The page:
TCS Daily

The Threat to Medical Innovation

By Sydney Smith - July 11, 2003 12:00 AM

The dog days of summer are here. And like mad dogs and Englishmen, Senate Republicans ventured into the heat to introduce their version of medical liability reform -- the Patients First Act of 2003. For although the measure called for sensible reforms such as a cap on awards for pain and suffering, a statute of limitations for medical liability cases, and quality assurance measures for "expert witnesses," it had about as much chance of surviving Congress's dog day session as the proverbial snowball.

For starters, the measure had zero support from Senate Democrats, who seem blithely uninterested in any sort of tort reform. (Not surprising, when you consider where they get their
.) A spokesman for Senate Majority leader Bill Frist told the New York Times last week that attempts over the past six months to build a bipartisan consensus on the issue have gotten nowhere. A handful of Democrats have preferred instead to concentrate on regulating the amount malpractice insurance companies can charge and using tax credits for physicians to offset the high cost of premiums. That approach is misguided, at best, for the crisis isn't just about money. It's also about access to adequate malpractice insurance.

Most hospitals require physicians to carry malpractice insurance from a company that has a financial rating of "A minus" or better. When insurance companies suffer a down-grade, which has been happening at an alarming rate lately, doctors either lose their hospital privileges or have to find another insurance carrier. Losing hospital privileges means going out of business for surgeons and other specialists who provide hospital-oriented care. And finding new malpractice insurance often isn't an easy task -- especially in states that have a history of large jury awards. Other malpractice insurance companies, fearing a downgrade in their financial ratings, aren't anxious to provide insurance to physicians who have a high probability of being sued. And in today's environment that's determined by geography and specialty, not by competency. Limiting the premium amounts without also limiting the amount of damages companies pay isn't likely to improve the situation. It will only make it worse. And tax credits? They only work if physicians are able to find insurance.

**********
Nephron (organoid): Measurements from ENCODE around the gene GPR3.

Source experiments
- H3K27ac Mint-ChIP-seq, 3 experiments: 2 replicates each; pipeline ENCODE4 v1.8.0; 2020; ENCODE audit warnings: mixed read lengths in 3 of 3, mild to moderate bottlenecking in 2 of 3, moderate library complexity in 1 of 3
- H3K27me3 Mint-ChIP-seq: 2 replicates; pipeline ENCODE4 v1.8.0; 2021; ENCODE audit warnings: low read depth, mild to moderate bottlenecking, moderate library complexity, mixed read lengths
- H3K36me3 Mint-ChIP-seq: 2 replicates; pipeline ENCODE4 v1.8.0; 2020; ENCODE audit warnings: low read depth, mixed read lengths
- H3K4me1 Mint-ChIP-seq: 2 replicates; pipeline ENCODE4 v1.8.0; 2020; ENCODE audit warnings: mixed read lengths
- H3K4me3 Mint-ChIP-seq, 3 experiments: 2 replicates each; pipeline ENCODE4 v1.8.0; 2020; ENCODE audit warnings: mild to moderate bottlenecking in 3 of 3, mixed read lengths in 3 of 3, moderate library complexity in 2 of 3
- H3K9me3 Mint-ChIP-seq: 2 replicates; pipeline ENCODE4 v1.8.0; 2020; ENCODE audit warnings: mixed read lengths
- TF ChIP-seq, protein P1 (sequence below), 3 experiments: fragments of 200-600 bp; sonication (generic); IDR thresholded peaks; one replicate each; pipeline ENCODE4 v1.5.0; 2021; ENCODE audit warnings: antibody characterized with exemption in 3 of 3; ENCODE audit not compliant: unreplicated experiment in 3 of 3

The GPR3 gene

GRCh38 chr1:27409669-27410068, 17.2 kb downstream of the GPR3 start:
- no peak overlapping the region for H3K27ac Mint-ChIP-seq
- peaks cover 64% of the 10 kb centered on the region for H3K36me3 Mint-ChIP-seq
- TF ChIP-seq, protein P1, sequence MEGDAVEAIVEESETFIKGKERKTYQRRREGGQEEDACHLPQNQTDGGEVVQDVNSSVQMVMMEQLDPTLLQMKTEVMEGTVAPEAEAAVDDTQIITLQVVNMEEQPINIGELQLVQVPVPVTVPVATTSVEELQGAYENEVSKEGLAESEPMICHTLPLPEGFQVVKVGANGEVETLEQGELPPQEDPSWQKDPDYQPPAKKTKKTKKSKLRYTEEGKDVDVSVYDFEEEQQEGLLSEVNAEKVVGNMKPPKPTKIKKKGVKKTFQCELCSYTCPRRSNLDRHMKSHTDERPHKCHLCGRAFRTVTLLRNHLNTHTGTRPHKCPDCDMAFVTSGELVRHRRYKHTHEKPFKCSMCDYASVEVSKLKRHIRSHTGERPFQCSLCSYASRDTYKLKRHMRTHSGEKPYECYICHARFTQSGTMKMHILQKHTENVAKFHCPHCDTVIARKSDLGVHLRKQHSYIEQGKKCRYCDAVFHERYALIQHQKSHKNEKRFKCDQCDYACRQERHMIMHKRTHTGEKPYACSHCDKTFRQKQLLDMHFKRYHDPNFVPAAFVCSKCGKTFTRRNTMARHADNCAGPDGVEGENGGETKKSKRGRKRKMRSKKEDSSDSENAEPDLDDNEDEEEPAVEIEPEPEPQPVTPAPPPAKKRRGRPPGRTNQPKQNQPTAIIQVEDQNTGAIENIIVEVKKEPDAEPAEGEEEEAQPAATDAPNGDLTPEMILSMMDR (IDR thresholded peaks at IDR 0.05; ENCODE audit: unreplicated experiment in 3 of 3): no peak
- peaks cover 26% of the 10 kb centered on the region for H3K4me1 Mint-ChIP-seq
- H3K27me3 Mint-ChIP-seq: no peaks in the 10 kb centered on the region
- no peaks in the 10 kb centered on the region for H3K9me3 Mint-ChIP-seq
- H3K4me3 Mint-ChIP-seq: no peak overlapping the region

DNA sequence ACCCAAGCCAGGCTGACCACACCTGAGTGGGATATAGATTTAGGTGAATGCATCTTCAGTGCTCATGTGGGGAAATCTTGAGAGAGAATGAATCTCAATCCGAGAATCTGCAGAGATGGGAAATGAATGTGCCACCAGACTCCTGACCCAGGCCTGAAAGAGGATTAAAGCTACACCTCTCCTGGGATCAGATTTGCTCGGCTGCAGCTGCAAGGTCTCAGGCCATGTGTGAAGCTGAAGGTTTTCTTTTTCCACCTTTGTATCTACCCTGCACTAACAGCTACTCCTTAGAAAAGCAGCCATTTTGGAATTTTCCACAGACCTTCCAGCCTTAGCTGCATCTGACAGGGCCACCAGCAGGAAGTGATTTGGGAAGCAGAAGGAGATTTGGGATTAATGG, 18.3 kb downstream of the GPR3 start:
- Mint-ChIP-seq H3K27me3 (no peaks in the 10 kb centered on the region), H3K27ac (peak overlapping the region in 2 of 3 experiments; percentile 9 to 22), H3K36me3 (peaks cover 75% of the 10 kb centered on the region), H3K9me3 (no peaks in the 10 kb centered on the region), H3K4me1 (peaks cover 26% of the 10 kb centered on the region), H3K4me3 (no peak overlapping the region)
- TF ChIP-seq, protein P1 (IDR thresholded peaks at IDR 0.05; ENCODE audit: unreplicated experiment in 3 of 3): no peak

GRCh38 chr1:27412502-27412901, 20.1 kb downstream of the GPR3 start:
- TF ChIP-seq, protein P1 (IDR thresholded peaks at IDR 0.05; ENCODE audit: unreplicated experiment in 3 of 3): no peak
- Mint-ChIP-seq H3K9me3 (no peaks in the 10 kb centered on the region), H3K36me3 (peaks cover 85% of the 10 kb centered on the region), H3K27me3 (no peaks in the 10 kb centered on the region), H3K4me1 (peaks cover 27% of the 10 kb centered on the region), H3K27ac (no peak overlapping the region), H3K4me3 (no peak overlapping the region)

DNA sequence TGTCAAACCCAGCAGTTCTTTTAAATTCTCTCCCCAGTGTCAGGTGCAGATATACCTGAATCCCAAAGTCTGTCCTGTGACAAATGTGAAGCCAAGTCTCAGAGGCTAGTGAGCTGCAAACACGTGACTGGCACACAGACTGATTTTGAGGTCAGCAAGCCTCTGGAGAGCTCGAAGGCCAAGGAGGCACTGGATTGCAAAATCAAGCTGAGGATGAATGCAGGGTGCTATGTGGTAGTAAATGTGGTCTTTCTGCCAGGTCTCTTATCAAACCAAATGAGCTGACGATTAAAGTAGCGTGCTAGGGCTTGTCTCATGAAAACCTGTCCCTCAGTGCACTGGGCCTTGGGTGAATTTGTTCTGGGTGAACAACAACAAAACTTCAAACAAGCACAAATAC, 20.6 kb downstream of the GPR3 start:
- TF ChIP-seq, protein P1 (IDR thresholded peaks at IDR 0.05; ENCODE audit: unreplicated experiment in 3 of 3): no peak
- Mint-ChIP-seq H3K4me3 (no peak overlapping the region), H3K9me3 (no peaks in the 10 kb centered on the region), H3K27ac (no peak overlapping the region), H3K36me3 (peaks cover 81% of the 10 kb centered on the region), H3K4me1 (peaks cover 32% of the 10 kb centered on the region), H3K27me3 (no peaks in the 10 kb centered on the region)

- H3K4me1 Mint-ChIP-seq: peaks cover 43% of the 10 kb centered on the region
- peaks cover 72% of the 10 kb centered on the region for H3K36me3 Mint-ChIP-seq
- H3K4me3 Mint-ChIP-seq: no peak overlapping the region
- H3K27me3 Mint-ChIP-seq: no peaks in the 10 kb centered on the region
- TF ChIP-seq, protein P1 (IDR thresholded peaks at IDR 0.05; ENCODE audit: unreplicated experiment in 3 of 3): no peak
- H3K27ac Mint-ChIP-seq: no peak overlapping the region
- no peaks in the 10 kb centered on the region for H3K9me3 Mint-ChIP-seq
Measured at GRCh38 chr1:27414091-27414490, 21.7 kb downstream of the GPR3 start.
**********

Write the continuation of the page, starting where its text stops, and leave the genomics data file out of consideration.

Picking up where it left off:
While Senate Democrats fiddle, their allies are doing their best to derail reform before it even begins. Already the Foundation for Taxpayer and Consumer Rights, a consumer advocacy group founded by --surprise -- a lawyer, has demanded that Senator Frist remove himself from the debate since his family has a financial interest in a hospital system as well as a medical liability insurance company. And another advocacy group, which according to the Times is supported by the American Trial Lawyers Association, plans an advertising campaign based on the same manipulative emotional techniques that have worked so well for trial lawyers in the courts. The group's executive director told the Times, apparently without irony:

"This Congress has a very bad track record of supporting powerful special interests at the expense of average Americans. We want to make sure that real stories of real people are in the debate on medical malpractice."

And there's the crux of the problem. Those who fight against tort reform are ignoring the real stories of real people who are being harmed by the status quo.

There are real women in Pennsylvania and Oregon and elsewhere who can't find a doctor to deliver their babies. There are real women in Florida who have to wait five months to get a mammogram because radiologists can't afford the risk of reading them. There are real people in nursing homes in Ohio and elsewhere left without a doctor because insurance companies are unwilling to cover the risk. There are real people who suffer real trauma in Nevada and West Virginia and elsewhere who can't find a surgeon to treat them.

Every time a doctor closes his practice, thousands of patients are left without healthcare. Every time a surgeon stops caring for emergency room cases or an obstetrician stops delivering babies or a radiologist stops interpreting mammograms, other surgeons and obstetricians and radiologists have to fill in by working longer and harder. And the fatigue of working harder and longer makes them more prone to errors in judgment -- and more likely to commit real malpractice. Every time a malpractice insurance premium doubles or triples, physicians are forced to cut costs elsewhere. Nurses, medical assistants, and receptionists lose their benefits, or worse, their jobs. New equipment goes unpurchased. And new technology goes unadopted -- not worth the cost in dollars or risk.

And without the willingness to take risks, medical innovation stagnates. Legend has it that one of the first successful trials of penicillin occurred in a critically ill obstetrics patient, after her despairing doctor found inspiration in a Reader's Digest article. Hard to imagine that happening in the heat of today's litigation crisis. Unless the doctor was a mad dog or an Englishman. Or a Republican.

The author is a family physician who has been in private practice since 1991. She is board certified by the American Board of Family Practice, and is a Fellow of the American Academy of Family Practice. She is the publisher of MedPundit.

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